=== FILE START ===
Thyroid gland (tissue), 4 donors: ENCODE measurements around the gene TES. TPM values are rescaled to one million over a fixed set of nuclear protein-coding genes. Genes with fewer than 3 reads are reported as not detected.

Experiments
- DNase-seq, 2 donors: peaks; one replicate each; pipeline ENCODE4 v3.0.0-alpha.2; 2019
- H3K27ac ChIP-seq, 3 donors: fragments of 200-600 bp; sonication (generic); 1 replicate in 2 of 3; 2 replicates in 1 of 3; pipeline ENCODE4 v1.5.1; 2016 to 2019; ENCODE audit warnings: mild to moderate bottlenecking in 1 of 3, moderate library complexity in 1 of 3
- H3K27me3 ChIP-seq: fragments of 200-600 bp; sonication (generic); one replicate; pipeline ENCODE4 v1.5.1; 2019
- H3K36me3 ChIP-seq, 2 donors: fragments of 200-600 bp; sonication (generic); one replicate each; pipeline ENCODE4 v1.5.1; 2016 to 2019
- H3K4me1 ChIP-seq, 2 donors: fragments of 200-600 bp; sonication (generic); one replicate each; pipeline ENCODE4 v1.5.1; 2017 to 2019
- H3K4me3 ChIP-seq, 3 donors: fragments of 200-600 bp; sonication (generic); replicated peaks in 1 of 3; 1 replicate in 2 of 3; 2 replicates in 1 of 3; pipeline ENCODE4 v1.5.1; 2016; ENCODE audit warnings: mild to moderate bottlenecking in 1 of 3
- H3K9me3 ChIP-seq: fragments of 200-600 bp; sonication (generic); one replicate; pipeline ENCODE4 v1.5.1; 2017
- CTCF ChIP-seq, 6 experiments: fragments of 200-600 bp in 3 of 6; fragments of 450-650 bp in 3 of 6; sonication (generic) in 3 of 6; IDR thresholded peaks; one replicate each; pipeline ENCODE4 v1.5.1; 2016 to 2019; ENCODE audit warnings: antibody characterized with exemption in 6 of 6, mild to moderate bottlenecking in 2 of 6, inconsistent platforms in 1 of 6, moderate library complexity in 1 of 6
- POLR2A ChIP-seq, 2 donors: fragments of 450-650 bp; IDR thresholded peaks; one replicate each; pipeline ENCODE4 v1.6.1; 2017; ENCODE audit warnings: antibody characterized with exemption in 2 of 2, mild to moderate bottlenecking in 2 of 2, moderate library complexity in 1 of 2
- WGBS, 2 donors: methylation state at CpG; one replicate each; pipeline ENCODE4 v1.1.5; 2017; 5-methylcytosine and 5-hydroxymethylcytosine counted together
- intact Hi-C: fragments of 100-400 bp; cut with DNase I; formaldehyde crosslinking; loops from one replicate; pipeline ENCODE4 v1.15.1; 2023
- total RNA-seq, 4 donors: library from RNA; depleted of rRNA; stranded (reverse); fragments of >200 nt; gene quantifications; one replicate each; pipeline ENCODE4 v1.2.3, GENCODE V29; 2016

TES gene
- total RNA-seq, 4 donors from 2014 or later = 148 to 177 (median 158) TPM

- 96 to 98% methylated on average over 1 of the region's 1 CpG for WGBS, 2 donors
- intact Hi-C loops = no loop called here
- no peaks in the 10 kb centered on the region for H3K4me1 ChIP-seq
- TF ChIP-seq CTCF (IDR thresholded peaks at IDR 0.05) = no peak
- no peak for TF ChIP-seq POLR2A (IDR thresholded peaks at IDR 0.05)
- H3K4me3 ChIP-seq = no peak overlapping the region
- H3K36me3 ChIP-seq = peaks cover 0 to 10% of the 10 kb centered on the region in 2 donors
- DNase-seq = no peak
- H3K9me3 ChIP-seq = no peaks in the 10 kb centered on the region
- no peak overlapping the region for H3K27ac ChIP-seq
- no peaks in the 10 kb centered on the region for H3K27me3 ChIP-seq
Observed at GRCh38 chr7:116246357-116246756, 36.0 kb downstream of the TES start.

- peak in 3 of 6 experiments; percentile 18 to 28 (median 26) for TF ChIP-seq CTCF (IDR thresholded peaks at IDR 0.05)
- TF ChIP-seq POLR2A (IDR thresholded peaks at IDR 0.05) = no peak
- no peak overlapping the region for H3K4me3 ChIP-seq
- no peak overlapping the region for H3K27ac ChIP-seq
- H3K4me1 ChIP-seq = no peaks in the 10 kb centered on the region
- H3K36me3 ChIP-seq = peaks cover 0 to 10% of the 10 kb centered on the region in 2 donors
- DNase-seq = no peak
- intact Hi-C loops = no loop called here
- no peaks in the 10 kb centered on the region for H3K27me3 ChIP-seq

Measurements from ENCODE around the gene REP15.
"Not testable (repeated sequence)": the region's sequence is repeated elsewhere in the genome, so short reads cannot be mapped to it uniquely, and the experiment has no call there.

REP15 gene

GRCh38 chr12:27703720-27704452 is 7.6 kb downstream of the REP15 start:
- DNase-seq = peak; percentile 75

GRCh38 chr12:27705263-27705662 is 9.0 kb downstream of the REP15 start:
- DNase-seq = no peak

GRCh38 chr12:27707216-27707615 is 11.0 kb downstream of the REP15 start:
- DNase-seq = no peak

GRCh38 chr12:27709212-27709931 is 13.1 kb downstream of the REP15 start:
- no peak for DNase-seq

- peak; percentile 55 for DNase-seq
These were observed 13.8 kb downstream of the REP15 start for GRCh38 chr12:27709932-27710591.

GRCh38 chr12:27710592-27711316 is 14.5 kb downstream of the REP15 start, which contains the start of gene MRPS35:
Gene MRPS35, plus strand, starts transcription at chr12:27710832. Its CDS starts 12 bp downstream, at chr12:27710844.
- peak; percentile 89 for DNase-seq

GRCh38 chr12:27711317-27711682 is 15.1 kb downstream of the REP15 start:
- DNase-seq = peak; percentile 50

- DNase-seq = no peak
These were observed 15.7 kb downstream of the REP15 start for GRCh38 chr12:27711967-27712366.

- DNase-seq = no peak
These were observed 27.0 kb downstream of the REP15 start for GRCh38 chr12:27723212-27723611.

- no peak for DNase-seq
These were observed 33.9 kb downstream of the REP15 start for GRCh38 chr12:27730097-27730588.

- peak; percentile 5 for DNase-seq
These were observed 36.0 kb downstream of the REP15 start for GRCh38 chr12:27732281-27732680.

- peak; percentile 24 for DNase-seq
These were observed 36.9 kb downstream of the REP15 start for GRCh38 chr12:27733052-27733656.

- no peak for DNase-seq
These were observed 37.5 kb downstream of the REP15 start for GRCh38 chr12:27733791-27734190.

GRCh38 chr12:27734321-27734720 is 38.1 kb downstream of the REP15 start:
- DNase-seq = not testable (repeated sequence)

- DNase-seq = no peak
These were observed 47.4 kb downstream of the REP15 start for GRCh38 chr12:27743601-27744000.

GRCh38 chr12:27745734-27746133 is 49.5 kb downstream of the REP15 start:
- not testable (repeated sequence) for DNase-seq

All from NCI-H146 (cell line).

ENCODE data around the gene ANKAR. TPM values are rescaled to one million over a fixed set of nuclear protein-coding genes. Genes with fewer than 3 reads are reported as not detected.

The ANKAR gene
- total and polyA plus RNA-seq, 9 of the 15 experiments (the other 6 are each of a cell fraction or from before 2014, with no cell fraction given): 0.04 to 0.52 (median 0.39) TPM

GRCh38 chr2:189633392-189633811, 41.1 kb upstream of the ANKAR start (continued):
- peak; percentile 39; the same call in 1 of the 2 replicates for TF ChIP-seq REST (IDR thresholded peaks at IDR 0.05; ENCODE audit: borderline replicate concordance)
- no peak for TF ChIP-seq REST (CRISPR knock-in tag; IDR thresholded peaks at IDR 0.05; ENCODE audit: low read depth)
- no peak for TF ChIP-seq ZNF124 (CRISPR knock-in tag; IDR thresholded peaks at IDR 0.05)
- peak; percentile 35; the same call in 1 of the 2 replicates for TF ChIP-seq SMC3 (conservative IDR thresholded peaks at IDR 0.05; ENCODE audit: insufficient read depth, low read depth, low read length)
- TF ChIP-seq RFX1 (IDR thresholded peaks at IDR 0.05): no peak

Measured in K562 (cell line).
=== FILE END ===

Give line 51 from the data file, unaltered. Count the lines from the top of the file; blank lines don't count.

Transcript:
GRCh38 chr12:27710592-27711316 is 14.5 kb downstream of the REP15 start, which contains the start of gene MRPS35: